Microsoft: Taking Linguistics from the Academic Field to That of the Home Keyboard

By July 01, 2008

Software giant Microsoft (MSFT) announced it would purchase the year old company Powerset, a start-up using principals of linguistics in an attempt to make Internet keyword search easier. Though cell phones offer an “autotexting” function, one that finishes words begun by the writer, Powerset’s technology goes further. It takes a given word, breaking it down based on meaning, with the end of allowing users to type in inexact concepts that would, thesaurus-like, bring up the intended word(s). “Powerset has always been a small company with big dreams,” explained company product manager Mark Johnson in a Powerset blog post regarding the deal. He continued the post by saying the company has the ambitious “ultimate goal of changing the way humans interact with computers through


The ability to rely on a linguistically oriented, conceptual tool, known as a “semantic search,” has long interested, but escaped, researchers.

It grants the keyboard and computer an almost omniscient quality—seeming to guess at the writer’s thoughts and expressions based on a string of related ideas.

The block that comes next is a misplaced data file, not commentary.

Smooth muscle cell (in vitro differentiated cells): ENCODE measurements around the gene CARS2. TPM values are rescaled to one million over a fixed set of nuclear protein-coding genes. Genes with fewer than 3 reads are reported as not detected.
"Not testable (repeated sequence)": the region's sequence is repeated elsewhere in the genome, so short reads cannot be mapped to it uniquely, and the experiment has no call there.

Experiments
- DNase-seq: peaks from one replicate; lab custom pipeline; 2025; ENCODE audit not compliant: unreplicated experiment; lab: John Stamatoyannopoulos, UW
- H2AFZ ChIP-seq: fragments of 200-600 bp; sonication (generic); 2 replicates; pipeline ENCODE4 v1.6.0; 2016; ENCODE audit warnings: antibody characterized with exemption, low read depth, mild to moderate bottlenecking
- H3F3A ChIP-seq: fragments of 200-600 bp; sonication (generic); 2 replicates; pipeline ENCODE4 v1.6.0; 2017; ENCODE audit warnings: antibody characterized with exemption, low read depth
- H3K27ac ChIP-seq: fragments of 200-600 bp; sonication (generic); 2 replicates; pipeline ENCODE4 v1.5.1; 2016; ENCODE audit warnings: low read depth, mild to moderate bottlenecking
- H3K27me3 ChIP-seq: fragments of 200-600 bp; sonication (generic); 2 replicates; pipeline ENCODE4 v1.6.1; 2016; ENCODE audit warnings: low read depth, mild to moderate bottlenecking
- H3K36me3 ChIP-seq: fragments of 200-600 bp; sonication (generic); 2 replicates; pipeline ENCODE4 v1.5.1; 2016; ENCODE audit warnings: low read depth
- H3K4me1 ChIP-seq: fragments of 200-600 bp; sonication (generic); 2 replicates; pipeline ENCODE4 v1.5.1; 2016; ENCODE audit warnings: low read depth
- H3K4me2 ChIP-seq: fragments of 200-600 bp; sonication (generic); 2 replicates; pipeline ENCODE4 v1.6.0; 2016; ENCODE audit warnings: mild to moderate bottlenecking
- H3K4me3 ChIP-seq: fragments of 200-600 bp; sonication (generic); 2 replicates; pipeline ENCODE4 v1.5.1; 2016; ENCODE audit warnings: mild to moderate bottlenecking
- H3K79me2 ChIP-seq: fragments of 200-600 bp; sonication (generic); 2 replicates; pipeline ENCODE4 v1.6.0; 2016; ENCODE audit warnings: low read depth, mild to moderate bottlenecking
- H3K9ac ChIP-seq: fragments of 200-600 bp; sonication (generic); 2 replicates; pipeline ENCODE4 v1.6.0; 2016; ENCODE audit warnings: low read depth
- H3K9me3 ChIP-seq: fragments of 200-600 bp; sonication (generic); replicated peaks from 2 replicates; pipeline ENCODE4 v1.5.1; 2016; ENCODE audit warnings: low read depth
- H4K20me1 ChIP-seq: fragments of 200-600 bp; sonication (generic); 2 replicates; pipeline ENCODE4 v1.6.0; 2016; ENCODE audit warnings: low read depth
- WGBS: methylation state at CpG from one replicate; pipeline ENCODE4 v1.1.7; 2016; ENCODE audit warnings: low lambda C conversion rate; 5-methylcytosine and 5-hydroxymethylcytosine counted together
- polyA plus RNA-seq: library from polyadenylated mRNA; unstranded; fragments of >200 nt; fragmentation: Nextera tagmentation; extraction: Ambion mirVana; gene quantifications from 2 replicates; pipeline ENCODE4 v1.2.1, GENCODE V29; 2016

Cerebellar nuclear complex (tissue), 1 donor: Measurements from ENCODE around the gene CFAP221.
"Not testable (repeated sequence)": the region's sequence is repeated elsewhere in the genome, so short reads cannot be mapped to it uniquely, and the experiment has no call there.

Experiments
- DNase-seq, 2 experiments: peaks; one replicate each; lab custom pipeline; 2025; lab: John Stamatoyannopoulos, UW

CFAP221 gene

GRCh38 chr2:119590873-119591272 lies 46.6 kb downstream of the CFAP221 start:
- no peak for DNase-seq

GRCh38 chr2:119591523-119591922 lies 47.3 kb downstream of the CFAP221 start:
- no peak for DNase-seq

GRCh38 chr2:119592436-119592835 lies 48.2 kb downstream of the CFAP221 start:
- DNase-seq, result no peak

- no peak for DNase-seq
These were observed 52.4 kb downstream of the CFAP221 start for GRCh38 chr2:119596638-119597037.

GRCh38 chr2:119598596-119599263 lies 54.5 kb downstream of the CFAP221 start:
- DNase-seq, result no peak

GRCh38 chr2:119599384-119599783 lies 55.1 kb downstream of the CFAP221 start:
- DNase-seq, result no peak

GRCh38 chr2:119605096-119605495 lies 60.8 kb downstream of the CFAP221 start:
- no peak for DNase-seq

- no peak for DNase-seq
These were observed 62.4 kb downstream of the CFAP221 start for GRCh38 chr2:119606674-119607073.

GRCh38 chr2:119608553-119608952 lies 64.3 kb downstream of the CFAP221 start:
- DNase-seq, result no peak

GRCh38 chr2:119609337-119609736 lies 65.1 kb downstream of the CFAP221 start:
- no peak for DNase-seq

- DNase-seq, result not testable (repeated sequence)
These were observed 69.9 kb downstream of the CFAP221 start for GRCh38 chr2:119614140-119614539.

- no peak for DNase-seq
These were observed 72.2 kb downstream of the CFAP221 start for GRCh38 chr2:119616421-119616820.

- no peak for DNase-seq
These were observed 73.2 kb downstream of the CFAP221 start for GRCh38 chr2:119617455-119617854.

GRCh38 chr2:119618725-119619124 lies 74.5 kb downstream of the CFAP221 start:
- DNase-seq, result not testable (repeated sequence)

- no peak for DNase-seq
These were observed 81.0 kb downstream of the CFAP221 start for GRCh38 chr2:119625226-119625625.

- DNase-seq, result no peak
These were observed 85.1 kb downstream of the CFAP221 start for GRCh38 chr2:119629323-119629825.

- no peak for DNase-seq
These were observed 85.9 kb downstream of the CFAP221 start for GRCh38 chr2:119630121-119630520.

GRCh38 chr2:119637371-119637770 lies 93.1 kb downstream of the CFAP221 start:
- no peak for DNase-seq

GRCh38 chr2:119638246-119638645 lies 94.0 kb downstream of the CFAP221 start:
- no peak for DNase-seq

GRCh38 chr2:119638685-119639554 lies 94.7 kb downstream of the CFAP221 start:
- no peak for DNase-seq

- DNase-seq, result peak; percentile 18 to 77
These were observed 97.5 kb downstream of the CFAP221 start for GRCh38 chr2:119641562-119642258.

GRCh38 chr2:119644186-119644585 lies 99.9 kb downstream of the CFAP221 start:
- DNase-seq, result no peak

Were it to work, the typist would hold a sort of conversation with the computer as an elusive word would come as a response to a tip-of-the-tongue description.

Microsoft quelled rumors months in the brewing when Satya Nadella, senior vice-president of Microsoft’s Search, Portal, and Advertising business, issued a statement confirming the deal.

Though she said the desktop mammoth was buying the start-up, Nadella did not disclose financial terms and details.

Powerset has a team of several-dozen, including academics specializing in “natural language processing,” and it is, as the article describes, one of Microsoft’s many new “Web search acquisitions” this year.

Microsoft’s representatives said January it would be buying popular business-world-oriented Web search service and Norwegian company Fast Search & Transfer ASA for $1.2 billion.

Gates’ brain child may, as yet, be hindered in its pursuit for Yahoo!, but the new feather in its cap of Web search services, especially one aiding in text-completion and linguistic relation/prediction, will surely make Microsoft’s headdress more imposing.

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